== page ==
Long-term borrowers are now able to save up to five months’ mortgage repayments due to falling interest rates.
Price cuts on ten-year fixed rate mortgages have reduced the cost of long-term security by more than £3,500 for the average borrower over the last year, according to analysis by independent mortgage broker Private Finance.
A borrower with the average £150,000 loan would have saved £30 a month, or £3,595 over the fixed term, by locking into a ten-year deal in December 2016, when rates were at 2.98 per cent.
The saving is equivalent to five months of mortgage repayments at the old rate or over nine months ‘interest-free’.
Shaun Church, director at Private Finance, said: “The option of fixing your interest rate for a decade has very much sat at the fringes of the UK mortgage market, but today’s ultra-low interest rate environment means ten-year fixes are now less than short-term fixes were just a few years ago.
“With loan terms getting longer and people moving house less often, it seems counter-intuitive that fixing the price of their loan for a much shorter period of time remains the default option for many consumers.”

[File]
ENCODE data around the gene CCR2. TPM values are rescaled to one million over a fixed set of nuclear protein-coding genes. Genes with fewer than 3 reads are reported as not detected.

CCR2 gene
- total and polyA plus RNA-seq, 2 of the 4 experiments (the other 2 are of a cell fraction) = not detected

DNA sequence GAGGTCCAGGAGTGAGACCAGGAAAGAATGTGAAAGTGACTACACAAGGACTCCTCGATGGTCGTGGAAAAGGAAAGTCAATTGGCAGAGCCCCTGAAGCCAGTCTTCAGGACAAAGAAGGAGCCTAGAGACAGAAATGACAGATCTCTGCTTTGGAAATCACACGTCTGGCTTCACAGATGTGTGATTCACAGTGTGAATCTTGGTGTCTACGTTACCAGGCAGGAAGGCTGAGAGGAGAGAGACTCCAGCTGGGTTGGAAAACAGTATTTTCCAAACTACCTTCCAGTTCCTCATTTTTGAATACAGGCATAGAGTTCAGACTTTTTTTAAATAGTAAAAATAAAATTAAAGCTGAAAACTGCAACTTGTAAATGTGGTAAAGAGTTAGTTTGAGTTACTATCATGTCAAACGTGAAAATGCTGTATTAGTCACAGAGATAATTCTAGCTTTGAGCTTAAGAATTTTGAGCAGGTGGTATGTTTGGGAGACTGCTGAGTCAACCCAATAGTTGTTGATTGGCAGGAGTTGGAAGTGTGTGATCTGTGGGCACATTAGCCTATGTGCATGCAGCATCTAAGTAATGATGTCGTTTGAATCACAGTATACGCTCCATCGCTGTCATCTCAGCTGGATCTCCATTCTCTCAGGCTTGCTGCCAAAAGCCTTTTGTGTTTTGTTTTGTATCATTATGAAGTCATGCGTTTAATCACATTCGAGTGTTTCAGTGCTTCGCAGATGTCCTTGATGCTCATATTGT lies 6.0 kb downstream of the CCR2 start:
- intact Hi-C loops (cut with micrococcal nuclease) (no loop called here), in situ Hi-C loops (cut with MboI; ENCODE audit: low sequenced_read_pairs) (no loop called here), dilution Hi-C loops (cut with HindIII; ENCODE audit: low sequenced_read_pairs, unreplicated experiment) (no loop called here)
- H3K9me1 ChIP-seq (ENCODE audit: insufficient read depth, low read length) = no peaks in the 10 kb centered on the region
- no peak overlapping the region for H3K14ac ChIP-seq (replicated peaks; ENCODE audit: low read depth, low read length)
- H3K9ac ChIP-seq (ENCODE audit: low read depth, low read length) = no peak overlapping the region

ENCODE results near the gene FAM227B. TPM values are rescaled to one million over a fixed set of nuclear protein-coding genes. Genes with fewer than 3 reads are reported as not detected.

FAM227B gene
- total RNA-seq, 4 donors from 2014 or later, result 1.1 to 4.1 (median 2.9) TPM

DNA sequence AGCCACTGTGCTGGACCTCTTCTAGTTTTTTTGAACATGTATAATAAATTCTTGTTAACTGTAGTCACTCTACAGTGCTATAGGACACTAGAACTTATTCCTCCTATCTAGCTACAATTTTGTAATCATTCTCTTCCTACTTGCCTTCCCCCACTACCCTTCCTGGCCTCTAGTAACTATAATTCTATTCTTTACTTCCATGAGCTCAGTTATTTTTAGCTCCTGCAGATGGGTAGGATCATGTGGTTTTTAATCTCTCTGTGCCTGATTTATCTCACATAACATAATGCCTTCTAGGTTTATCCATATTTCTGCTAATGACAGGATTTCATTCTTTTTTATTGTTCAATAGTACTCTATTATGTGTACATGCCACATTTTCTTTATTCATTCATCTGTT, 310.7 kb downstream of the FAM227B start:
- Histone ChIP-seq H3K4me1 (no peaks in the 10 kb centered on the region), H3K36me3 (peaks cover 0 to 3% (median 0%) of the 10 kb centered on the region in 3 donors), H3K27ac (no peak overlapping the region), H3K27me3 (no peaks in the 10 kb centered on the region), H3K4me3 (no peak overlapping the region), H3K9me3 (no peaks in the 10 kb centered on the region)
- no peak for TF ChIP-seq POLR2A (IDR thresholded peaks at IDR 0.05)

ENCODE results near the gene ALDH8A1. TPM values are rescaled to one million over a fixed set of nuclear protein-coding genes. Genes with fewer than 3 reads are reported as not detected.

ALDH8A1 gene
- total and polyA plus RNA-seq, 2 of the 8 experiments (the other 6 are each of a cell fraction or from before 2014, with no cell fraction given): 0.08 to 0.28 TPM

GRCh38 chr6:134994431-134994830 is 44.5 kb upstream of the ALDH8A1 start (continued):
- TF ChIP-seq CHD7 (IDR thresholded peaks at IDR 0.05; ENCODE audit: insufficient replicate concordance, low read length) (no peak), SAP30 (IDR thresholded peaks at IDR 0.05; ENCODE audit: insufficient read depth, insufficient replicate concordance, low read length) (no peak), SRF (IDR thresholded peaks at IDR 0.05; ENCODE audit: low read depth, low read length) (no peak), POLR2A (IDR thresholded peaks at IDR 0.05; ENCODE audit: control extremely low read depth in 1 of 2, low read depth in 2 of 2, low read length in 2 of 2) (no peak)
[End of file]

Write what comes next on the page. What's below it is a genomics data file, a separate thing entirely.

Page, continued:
But borrowers may need to act quickly to get a good deal, as ten-year fixed-rate deals have been getting more expensive.
The average ten-year fixed rate has risen by 23 basis points between October and December 2016, meaning a borrower fixing in October would have saved themselves £2,131 over a ten-year term mortgage term compared with December.
The price difference between ten-year fixes and two, three or five-year fixes has also increased in recent months, pushing up the monthly ‘security premium’ for longer-term borrowers.
In December 2015, the average borrower with a £150,000 mortgage would have paid £111 more each month as a result of fixing for ten years instead of two; £85 more than if they opted for a three year fix; and £48 more each month than if they fixed for just five years.
One year later, the monthly ‘security premium’ for a ten-year fix reached £115 compared with two-year fixes; £89 a month compared with three-year fixes; and £55 a month compared with five-year fixes.
Yet a decade-long fixed rate has a major advantage in terms of peace of mind, while falling rates in the last year have also made ten-year fixed-rate mortgages even less expensive than the average Standard Variable Rate.
Mr Church added: “Of course, while ten-year fixed rates offer predictability, they are not the perfect product for every borrower.
“Different borrowers have different needs, and some would benefit from the greater flexibility or initial affordability that a short-term fixed offers.
“We would always advise borrowers considering their options to seek independent mortgage advice.”